I vividly remember one day while I was heading out for a mission dressed in my flight suit; I caught a glimpse of myself in a mirror. I was startled at the juxtapositioning of my two identities-man of faith and man of combat. That moment triggered deep questioning about what it meant to be both a Christian and a military pilot. I knew philosophically that there was not much difference between carrying cargo and dropping bombs, especially if the cargo was bombs. I knew that I had been drawn to fly the air-evac flights and did many of them, but I was still a military man and needed to come to grips with that. Many people assume that Christians are constrained to be pacifists. There are others though who maintain a costly commitment to Christ and still serve in the military, even in combat roles.


What the Lord showed me as I read history and studied the Bible is that it is crucially important to assess what faithfulness requires. I came to the position that St. Augustine was right and there is the possibility of a just war. Though I had not thought about it consciously, I was also greatly influenced by the Nürnberg War Trials, having grown up there while the echoes of those trials were still reverberating around the city. Eventually, I came to the position that it was possible for me to serve in the military as a Christian, but I also had to monitor orders to assess if they were lawful or not. Righteousness may demand refusing an unlawful order, but then it almost always comes with a terrible price when we stand against unrighteous deeds. Sometimes that prices is our freedom, reputation, or even our life.



The question at the heart of the challenging times I was facing then is much like the question we face in the church and culture today. Each query can be spoken from one of two different—essentially opposite—perspectives. One perspective will say essentially, “Lord, how far can I stray and still keep my salvation.” That is not, however, the way that faithful people are called to live. Instead, there is another way. I was blessed early on in my walk as a disciple to be taught by some very mature and wise Christians. They taught me that faithful Christians say, “Lord, show me ways that I can be more faithful; ways that I can be more closely conformed to your heart and will. Even if it is costly, show me what is right. Show me how I can draw more closely to You and to Your Cross.”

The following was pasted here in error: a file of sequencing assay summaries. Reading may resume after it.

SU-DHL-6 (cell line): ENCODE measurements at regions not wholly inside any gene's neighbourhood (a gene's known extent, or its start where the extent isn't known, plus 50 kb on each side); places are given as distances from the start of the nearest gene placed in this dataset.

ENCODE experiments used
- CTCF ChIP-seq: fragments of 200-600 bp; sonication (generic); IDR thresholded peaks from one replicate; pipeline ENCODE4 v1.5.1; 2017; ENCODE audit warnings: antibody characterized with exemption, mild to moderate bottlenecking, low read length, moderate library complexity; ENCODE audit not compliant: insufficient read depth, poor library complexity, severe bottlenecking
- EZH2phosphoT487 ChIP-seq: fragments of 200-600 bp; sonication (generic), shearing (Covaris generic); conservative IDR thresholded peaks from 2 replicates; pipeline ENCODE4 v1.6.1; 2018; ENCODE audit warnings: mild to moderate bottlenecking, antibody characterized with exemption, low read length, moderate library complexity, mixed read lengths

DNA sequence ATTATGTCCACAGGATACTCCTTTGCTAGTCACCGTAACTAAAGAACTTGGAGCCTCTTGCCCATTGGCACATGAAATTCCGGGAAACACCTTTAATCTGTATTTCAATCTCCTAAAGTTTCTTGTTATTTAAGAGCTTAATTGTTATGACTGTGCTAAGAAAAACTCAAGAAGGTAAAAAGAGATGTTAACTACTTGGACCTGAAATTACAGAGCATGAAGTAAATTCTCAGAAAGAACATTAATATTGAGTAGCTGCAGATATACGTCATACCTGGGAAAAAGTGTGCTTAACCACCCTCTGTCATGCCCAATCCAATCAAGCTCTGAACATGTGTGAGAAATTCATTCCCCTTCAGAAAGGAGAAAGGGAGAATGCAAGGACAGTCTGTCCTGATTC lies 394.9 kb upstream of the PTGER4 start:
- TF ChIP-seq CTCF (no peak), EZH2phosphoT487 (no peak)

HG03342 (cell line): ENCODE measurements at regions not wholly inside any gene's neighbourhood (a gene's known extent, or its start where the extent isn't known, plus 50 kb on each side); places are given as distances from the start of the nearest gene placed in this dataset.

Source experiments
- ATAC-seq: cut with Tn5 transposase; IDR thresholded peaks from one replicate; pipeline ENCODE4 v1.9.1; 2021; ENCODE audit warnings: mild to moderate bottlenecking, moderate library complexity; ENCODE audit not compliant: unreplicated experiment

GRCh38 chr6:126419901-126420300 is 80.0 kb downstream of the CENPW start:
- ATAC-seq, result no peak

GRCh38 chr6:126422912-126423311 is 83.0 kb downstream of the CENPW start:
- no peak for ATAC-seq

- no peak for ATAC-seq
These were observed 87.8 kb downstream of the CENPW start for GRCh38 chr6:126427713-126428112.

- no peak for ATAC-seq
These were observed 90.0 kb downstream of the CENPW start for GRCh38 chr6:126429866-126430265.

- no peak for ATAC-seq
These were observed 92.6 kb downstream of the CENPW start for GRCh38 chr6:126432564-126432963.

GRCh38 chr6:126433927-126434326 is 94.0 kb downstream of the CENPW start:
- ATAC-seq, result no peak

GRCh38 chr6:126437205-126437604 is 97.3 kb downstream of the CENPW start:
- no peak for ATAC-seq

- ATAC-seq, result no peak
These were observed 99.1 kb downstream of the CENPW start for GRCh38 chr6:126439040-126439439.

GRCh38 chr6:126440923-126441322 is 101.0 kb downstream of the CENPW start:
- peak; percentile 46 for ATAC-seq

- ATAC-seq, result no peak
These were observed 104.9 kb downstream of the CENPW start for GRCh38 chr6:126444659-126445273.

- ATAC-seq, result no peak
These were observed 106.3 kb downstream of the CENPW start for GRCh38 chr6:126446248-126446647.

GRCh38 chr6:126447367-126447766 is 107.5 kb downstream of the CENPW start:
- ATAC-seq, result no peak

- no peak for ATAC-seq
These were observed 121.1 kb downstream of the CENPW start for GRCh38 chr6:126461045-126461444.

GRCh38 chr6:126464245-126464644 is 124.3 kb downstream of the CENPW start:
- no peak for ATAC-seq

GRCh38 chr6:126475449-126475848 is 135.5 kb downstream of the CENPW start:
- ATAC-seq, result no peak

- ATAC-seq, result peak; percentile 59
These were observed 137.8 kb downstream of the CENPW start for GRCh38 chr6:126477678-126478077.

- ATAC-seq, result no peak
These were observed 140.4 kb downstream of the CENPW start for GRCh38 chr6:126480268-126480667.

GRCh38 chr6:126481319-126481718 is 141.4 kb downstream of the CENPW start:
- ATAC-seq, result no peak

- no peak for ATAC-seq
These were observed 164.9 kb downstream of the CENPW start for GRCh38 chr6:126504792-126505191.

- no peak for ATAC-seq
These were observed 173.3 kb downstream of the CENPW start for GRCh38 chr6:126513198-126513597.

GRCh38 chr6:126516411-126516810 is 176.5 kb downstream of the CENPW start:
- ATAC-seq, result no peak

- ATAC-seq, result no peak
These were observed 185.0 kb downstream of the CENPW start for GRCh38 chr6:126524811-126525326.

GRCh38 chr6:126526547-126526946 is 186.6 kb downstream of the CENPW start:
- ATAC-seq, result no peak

In this fallen world, the easy way is almost never the righteous way. It is also almost never God’s way. Of course, we should not choose a solution just because it is hard, we should choose a path because it is right. Whatever else we might say about choosing a righteous path, it is going to be costly. Those faithful leaders were very helpful in assisting me in taking the first steps of fidelity. They taught me how to weigh my heart in the Kingdom justice balance of Scripture and what to do in repentance when I came up on the wrong side. Over time, I was able to learn some things about how I was called to live.